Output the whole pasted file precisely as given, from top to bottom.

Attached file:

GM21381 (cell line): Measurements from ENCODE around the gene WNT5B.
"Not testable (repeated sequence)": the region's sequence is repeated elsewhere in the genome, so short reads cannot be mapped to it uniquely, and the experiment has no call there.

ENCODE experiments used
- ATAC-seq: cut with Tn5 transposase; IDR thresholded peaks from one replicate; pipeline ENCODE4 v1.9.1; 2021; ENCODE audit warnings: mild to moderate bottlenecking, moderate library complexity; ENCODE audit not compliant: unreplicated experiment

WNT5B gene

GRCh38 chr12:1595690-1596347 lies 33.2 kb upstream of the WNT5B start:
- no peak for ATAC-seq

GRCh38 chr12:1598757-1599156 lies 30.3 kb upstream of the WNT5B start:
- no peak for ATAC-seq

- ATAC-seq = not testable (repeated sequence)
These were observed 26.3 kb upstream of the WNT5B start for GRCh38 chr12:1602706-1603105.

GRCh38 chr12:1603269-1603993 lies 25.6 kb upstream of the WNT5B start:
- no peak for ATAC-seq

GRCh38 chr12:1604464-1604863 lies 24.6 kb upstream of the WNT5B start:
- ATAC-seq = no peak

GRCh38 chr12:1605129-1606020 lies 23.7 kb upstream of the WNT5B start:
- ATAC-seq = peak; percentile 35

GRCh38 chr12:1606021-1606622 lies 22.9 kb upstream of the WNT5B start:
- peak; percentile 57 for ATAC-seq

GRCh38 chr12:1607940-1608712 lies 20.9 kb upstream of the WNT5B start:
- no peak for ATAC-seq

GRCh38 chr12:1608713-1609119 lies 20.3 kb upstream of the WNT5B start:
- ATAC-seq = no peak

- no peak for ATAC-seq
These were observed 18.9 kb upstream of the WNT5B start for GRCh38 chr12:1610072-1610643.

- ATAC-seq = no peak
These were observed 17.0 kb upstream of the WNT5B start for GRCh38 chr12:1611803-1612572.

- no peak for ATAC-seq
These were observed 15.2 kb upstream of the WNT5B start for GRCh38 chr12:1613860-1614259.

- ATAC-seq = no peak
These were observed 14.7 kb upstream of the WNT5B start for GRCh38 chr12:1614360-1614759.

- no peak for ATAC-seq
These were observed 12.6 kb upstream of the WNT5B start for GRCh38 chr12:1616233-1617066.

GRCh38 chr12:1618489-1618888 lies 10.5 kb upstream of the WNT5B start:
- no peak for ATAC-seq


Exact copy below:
GM21381 (cell line): Measurements from ENCODE around the gene WNT5B.
"Not testable (repeated sequence)": the region's sequence is repeated elsewhere in the genome, so short reads cannot be mapped to it uniquely, and the experiment has no call there.

ENCODE experiments used
- ATAC-seq: cut with Tn5 transposase; IDR thresholded peaks from one replicate; pipeline ENCODE4 v1.9.1; 2021; ENCODE audit warnings: mild to moderate bottlenecking, moderate library complexity; ENCODE audit not compliant: unreplicated experiment

WNT5B gene

GRCh38 chr12:1595690-1596347 lies 33.2 kb upstream of the WNT5B start:
- no peak for ATAC-seq

GRCh38 chr12:1598757-1599156 lies 30.3 kb upstream of the WNT5B start:
- no peak for ATAC-seq

- ATAC-seq = not testable (repeated sequence)
These were observed 26.3 kb upstream of the WNT5B start for GRCh38 chr12:1602706-1603105.

GRCh38 chr12:1603269-1603993 lies 25.6 kb upstream of the WNT5B start:
- no peak for ATAC-seq

GRCh38 chr12:1604464-1604863 lies 24.6 kb upstream of the WNT5B start:
- ATAC-seq = no peak

GRCh38 chr12:1605129-1606020 lies 23.7 kb upstream of the WNT5B start:
- ATAC-seq = peak; percentile 35

GRCh38 chr12:1606021-1606622 lies 22.9 kb upstream of the WNT5B start:
- peak; percentile 57 for ATAC-seq

GRCh38 chr12:1607940-1608712 lies 20.9 kb upstream of the WNT5B start:
- no peak for ATAC-seq

GRCh38 chr12:1608713-1609119 lies 20.3 kb upstream of the WNT5B start:
- ATAC-seq = no peak

- no peak for ATAC-seq
These were observed 18.9 kb upstream of the WNT5B start for GRCh38 chr12:1610072-1610643.

- ATAC-seq = no peak
These were observed 17.0 kb upstream of the WNT5B start for GRCh38 chr12:1611803-1612572.

- no peak for ATAC-seq
These were observed 15.2 kb upstream of the WNT5B start for GRCh38 chr12:1613860-1614259.

- ATAC-seq = no peak
These were observed 14.7 kb upstream of the WNT5B start for GRCh38 chr12:1614360-1614759.

- no peak for ATAC-seq
These were observed 12.6 kb upstream of the WNT5B start for GRCh38 chr12:1616233-1617066.

GRCh38 chr12:1618489-1618888 lies 10.5 kb upstream of the WNT5B start:
- no peak for ATAC-seq